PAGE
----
Archive for October, 2010

2011 Chevy Volt Review: repost by Rogers Auto Group Chicago

2011 Chevy Volt: Repost by Rogers Auto Group

 

What Edmunds.com says

The 2011 Chevy Volt plug-in hybrid is arguably the most fuel-efficient car on the market, but it’s pricey for what you get.

Pros

Low monthly fuel cost in normal driving; useful 300-mile maximum range; appealing standard features; high-tech cabin.

What’s New for 2011

The 2011 Chevrolet Volt is Chevy’s much-anticipated new plug-in battery/gasoline hybrid, featuring an electric-only mode with a range of up to 40 miles.

2011 Chevrolet Volt Vehicle Overview

Introduction

So what exactly is the 2011 Chevrolet Volt? It’s a question we get all the time. A confusing array of claims and rumors have been swirling around this car since it debuted as a concept a few years back, so we’re not surprised that people aren’t clear on what the Volt is all about.Here’s the long and short of it: The Volt is a four-seat, four-door “series plug-in hybrid” hatchback with a lithium-ion battery pack that can power the car’s 149-horsepower (111-kilowatt) electric motor by itself for an estimated 40 miles in the city. After that, the gasoline- or E85-powered inline-4 engine is used to supply electricity to the motor for as many as 300 additional miles. All told, the Volt is quite possibly the most fuel-efficient car you will be able to buy.

We say “quite possibly” because you can’t measure the Volt’s fuel economy in any standard fashion. It all depends on how you drive. Suppose you have a 20-mile round-trip commute, and you plug in your Volt every night when you get home (a full charge requires as few as 3 hours). Congratulations! Your fuel economy is infinity, because you’ll never run the battery pack down all the way. But if you have a 100-mile commute, you’ll be driving at least 60 miles a day under gasoline power, so you’ll have to refuel on a regular basis.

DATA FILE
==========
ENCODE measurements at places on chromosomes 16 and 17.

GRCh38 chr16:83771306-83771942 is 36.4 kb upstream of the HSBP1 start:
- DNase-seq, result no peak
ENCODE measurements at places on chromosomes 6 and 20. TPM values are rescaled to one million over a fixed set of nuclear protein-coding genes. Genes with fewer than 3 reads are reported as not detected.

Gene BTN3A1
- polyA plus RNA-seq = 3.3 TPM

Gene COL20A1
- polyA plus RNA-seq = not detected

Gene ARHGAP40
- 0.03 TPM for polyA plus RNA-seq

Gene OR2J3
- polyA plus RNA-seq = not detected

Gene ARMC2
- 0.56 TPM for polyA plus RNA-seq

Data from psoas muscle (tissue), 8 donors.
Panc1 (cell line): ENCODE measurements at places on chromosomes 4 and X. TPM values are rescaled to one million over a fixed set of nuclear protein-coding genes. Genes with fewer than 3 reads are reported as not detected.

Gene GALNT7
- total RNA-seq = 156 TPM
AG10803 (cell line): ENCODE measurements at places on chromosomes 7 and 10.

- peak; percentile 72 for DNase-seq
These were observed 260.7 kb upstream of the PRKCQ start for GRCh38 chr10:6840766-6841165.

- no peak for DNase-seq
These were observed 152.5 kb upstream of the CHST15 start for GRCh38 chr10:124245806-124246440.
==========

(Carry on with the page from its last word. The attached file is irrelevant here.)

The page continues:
To help consumers understand the energy costs of complicated vehicles like the Volt as they compare to traditional vehicles, Edmunds has created a Monthly Fuel Cost Calculator, or MFC, which is based on a standard monthly accumulation of 1,250 miles. In the Volt’s case, both electricity and gasoline prices must be taken into account, as well as the estimated 40 mpg returned by its gasoline generator when the battery pack is depleted. After all the numbers have been crunched, the Volt ends up with the equivalent of 230 mpg, which translates into an industry-leading $54 MFC. By comparison, the next-best MFC belongs to the Toyota Prius, which comes in at $67.

So the Volt will almost certainly save you some money at the pump. What’s not clear is whether those savings are worth what you’ll have to pay at the dealership. Even with a $7,500 federal tax credit, a base Volt will still cost $33,500 — all for a four-seat hatchback that’s smaller than a Prius. There’s also a strong likelihood that dealers will try to gouge early customers with sky-high markups. Still, there is no denying the Volt’s technological promise. Most importantly, it has the ability to keep on going when its battery runs down (say, on a road trip), whereas an all-electric vehicle like Nissan’s Leaf does not. If you want an intriguing yet practical taste of a greener automotive future, the 2011 Chevy Volt might be just what the General ordered.

For Pricing information, see our Pricing page.